HORRY COUNTY, SC (WMBF) - Myrtle Beach is a young city that has seen a boom in growth and population in its 75 year lifetime.
Interestingly enough, those booms were brought about by two of the Grand Strand's most infamous hurricanes - Hazel and Hugo.
There aren't many residents here who've been around long enough to see both storms blow through. But Meteorologist Jamie Arnold had the chance to sit down with a lady who did just that.
Hurricane Hazel made landfall in 1954. Survivor Dorothy McDonald said, "We had an idea something was going on."
"Tell your neighbors not to take their children to school. We got in the car. The water was already over the boulevard. The trees were touching the ground. You could see the wind whirling. The houses were toppled over . The whole house was gone but everything was sitting on the mantle, hadn't been touched," Dorothy recalled.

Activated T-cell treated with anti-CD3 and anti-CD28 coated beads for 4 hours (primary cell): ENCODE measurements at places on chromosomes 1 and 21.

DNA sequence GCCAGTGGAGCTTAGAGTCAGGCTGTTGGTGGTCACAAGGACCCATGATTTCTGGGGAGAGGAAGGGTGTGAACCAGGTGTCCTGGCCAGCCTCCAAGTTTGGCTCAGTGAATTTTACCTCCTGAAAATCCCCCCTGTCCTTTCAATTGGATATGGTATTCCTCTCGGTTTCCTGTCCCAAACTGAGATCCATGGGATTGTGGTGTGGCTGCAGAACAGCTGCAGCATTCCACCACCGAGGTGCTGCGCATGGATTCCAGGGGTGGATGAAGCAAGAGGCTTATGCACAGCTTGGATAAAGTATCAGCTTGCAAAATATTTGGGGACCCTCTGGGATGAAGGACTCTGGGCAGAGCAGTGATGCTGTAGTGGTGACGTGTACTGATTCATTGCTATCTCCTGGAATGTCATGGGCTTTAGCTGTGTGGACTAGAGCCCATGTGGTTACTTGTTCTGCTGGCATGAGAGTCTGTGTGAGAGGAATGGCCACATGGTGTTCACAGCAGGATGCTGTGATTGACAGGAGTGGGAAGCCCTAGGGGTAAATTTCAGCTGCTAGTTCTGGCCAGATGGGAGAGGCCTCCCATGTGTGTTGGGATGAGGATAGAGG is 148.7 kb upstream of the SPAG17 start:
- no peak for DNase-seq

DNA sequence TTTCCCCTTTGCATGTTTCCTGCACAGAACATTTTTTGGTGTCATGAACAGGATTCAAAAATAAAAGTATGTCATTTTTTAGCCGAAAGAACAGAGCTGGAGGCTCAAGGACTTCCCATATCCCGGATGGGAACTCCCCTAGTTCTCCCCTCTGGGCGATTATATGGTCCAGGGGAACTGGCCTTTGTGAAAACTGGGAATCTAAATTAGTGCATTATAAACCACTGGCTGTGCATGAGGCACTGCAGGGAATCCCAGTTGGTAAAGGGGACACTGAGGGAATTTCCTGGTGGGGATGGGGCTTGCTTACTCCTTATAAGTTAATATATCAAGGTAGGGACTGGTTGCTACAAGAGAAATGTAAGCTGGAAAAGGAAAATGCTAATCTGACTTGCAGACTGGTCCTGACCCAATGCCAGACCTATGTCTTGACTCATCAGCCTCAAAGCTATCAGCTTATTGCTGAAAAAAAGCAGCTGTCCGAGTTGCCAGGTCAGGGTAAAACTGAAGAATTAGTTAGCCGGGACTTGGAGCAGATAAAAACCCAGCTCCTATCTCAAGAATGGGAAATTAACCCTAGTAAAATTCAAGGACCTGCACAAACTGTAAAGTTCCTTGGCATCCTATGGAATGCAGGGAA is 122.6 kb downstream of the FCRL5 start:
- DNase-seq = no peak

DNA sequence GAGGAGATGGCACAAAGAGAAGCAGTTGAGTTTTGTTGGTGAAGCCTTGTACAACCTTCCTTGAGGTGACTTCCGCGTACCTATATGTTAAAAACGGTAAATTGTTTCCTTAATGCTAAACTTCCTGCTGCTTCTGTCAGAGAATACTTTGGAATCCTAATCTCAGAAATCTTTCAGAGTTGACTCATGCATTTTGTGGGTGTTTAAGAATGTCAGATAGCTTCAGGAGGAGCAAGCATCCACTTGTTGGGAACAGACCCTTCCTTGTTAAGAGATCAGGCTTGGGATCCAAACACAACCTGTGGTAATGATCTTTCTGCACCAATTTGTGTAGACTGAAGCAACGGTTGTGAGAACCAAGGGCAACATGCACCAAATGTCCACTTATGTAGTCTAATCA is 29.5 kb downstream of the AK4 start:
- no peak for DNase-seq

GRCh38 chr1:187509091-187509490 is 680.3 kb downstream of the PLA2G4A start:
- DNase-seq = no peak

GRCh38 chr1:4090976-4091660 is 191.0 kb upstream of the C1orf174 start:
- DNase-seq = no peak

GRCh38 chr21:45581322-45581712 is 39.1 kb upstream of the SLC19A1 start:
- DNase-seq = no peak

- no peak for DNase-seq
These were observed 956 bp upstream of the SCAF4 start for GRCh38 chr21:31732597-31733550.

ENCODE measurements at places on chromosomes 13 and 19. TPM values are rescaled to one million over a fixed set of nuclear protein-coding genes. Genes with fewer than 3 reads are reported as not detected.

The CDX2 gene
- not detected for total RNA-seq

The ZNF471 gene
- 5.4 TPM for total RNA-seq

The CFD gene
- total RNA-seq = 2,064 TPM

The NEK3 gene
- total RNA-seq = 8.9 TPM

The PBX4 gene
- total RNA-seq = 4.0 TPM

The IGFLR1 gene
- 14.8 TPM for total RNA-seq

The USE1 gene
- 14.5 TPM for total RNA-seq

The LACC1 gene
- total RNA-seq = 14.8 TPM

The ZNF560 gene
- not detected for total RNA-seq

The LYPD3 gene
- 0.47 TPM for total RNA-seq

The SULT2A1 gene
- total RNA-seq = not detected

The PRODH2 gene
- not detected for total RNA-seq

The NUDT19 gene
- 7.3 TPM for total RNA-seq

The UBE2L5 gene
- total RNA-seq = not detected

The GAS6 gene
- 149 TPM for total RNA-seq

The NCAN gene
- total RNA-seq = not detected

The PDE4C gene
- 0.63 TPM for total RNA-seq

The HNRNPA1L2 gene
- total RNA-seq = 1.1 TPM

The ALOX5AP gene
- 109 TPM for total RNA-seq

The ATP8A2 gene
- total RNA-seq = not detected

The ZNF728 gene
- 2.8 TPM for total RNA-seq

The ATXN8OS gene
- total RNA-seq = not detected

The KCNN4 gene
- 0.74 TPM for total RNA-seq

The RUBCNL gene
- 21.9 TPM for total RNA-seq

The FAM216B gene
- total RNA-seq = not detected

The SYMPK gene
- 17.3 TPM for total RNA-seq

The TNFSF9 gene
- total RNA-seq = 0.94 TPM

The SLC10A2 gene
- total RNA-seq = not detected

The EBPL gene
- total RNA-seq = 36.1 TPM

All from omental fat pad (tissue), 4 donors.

Dorothy witnessed the destruction Hurricane Hazel left behind and the rebirth that followed.
When Hurricane Hugo struck in 1989, "That was when Myrtle Beach changed. They told us there was a storm coming. I battened everything down. They came and said if you're not leaving we need your name and next of kin."
"We did the wrong thing and went to Charlotte. They stopped everything on 501 at the bridge and you had to prove that you were a resident before they would let you in," Dorothy claimed.
Dorothy said she would offer this advice to new residents in the Grand Strand, especially those who would consider sticking around during a hurricane evacuation. "Get out of town and go - don't stay."